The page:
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Aaron Swartz Prosecution Team Threatened And Harassed

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US court filing reveals impact Swartz’s suicide had on prosecution

Members of the legal team responsible for prosecution of Aaron Swartz have claimed they received threatening letters, emails and some had their social network accounts hacked following the death of the Internet freedom activist.

The US Department of Justice filing claimed the lives of US attorney for Massachusetts Carmen Ortiz, assistant attorney Stephen Heymann and others were made miserable after hackers identified them and posted their personal details online, the practice sometimes known as “doxing”.

Swartz, co-creator of the RSS feed format and co-founder of the Reddit social news platform, took his own life in January, aged just 26. He was facing trial for alleged copyright infringement and many of his supporters blamed the US justice system for pushing him to suicide.

Mob justice for Swartz?

In 2011, Swartz was arrested by federal authorities, who accused him of downloading excessive amounts of material from the academic article resource JSTOR, in protest at the restrictions it placed on access to valuable research. JSTOR settled its dispute with Swartz later that year, but the Department of Justice continued to pursue the case.

Anonymous © Rob Kints Shutterstock 2012However, Ortiz had later denied her office was in any way responsible for Swartz’s death, since the prosecution recommended a six-month sentence in a minimal security prison, instead of 35 years suggested by the US law, and the judge could have reduced this term even further.

Not everyone has accepted this explanation. Following Swartz’s death, hackers attacked JSTOR, MIT, the US Federal Reserve, the Sentencing Council and the DoJ website. A petition to remove Oritz from the office quickly gained the 25,000 signatures needed to demand an official response from the White House.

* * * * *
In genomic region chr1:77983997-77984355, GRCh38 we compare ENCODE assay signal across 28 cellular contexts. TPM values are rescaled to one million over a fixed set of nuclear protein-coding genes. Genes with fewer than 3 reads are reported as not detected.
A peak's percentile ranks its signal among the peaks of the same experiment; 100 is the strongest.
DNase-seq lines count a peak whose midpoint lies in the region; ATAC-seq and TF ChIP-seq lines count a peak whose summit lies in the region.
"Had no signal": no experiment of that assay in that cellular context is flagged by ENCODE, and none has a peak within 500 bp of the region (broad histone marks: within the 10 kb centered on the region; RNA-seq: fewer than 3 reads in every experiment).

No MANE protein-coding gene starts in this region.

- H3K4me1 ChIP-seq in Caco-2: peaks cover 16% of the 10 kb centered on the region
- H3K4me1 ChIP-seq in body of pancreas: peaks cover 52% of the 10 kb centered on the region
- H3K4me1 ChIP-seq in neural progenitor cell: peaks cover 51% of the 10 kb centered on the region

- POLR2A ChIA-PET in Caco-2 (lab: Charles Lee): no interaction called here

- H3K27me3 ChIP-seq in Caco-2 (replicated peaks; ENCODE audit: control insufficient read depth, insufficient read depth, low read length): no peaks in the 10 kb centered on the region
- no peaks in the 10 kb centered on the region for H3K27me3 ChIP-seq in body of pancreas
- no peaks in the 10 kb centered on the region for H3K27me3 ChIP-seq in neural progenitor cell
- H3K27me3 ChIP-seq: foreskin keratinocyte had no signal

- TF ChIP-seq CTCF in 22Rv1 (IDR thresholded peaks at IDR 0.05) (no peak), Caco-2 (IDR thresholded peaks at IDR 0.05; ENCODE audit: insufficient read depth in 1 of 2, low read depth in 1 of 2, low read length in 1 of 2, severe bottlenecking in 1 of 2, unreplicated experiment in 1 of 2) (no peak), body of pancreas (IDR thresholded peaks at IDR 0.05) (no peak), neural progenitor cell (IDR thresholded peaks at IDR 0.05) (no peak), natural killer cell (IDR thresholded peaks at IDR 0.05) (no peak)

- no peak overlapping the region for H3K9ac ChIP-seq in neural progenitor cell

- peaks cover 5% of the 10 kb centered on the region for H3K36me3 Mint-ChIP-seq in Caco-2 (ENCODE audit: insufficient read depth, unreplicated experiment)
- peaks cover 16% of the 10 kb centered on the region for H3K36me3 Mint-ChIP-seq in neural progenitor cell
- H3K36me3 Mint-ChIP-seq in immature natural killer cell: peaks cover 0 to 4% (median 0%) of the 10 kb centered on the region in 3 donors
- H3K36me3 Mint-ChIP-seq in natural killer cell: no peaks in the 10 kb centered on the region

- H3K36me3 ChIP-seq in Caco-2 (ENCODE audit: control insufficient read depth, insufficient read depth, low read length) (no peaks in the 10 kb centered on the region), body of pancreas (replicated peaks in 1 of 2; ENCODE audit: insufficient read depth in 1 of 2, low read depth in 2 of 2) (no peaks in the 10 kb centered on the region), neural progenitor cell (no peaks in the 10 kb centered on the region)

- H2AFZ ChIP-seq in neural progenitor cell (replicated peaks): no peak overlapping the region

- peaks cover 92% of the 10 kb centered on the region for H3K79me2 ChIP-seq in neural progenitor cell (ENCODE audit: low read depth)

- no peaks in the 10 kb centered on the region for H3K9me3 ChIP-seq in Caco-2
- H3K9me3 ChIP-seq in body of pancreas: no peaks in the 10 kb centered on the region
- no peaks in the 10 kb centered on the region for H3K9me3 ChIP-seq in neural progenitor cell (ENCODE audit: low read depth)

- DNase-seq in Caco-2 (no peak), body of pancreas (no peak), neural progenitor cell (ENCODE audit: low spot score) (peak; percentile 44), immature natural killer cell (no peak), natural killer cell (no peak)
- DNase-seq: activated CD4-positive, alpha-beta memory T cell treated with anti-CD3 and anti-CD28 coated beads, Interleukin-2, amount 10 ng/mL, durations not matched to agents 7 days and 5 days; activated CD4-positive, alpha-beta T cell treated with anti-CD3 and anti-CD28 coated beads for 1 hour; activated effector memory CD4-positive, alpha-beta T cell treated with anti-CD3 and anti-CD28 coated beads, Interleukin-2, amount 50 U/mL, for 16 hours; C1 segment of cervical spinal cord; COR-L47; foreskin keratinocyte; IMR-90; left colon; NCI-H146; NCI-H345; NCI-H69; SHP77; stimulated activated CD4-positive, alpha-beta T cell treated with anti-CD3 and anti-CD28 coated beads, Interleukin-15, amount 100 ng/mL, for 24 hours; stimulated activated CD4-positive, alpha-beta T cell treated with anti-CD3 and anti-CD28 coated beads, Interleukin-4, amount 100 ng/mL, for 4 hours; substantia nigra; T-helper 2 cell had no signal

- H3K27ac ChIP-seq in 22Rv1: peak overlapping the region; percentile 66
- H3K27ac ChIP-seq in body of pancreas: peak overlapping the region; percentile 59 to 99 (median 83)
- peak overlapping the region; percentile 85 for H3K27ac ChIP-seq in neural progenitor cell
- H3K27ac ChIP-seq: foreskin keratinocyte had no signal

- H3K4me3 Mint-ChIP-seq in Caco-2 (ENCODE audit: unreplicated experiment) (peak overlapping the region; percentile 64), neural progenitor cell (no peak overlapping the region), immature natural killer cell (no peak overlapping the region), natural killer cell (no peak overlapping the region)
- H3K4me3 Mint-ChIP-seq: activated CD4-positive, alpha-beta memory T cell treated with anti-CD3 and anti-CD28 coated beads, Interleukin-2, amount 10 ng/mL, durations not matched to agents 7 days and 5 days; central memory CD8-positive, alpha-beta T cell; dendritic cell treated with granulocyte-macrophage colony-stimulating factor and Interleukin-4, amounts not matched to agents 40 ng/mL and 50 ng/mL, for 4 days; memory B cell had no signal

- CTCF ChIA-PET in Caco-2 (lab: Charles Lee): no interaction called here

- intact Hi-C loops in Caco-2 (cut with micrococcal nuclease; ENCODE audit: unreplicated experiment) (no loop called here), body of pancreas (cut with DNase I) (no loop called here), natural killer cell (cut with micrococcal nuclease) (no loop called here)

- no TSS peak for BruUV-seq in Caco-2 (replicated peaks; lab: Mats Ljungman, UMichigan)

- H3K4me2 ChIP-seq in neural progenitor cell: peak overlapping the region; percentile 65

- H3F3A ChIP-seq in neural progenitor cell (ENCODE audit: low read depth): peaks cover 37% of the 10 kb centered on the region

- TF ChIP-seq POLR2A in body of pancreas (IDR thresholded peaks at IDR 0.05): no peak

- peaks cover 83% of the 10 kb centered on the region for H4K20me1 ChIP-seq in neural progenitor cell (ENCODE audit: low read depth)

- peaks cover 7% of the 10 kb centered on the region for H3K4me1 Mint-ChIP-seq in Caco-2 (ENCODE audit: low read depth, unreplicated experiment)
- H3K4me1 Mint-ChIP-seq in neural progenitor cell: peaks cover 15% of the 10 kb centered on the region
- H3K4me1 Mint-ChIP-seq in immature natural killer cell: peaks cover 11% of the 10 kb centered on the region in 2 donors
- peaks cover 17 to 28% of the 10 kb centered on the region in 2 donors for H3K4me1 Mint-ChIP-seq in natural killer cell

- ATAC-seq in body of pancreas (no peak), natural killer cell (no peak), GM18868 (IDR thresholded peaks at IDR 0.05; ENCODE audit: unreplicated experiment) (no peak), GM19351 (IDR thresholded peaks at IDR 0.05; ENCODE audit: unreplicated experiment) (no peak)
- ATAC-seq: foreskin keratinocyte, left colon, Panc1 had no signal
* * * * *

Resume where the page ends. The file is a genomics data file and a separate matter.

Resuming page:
According to Wired, Ortiz and lead prosecutor Stephen Heymann have become the target of “harassing and threatening messages” and their personal information, including home address, personal telephone number, and the names of family members and friends, was posted online. Heymann also received a postcard with a picture of his father’s head in a guillotine.

“In my capacity as First Assistant, I have been shown various harassing and threatening messages directed at AUSA Heymann,”  Jack Pirozzolo, First Assistant United States Attorney for the District of Massachusetts, wrote  in the filing. “One such email I have seen states, among other things:

‘ROFLMAO just saw you were totally dox’d over the weekend by Anonymous. How does it feel to become an enemy of the state? FYI, you might want to move out of the country and change your name . . .’”

Following Swartz’s death, member of the House of Representatives Zoe Lofgren has proposed the ‘Aaron’s Law’ bill, to exclude Terms of Service violations from the 1984 Computer Fraud and Abuse Act and the wire fraud statute.

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  1. Abloobloobloo. Cry some more. And maybe you should think about it some more before you try prosecuting someone for the heinous crime of sharing information that should be open anyways.

    In other words, shut up. You drove a man to suicide in an attempt to further your career, you deserve it.

  2. Good. I’m glad these prosecutors are learning what it is like to live in constant fear, as that is exactly what they did to Aaron. I hope these prosecutors get so afraid that they contemplate suicide.

  3. Carmen Ortiz and Stephen Heymann are both lousy excuses for human beings. Nice to see them get a taste of their own medicine. By the way, Aaron Swartz is not the first defendant Stephen Heymann has bullied into killing himself.

  4. Carmen Ortiz and Stephen Heymann are both lousy excuses for human beings. Nice to see them get a taste of their own medicine. By the way, Aaron Swartz is not the first defendant Stephen Heymann has bullied into killing himself.

  5. Pardon me as I play the world’s smallest violin for Stephen Heymann and Carmen Ortiz. Two more heinous individuals, I cannot fathom.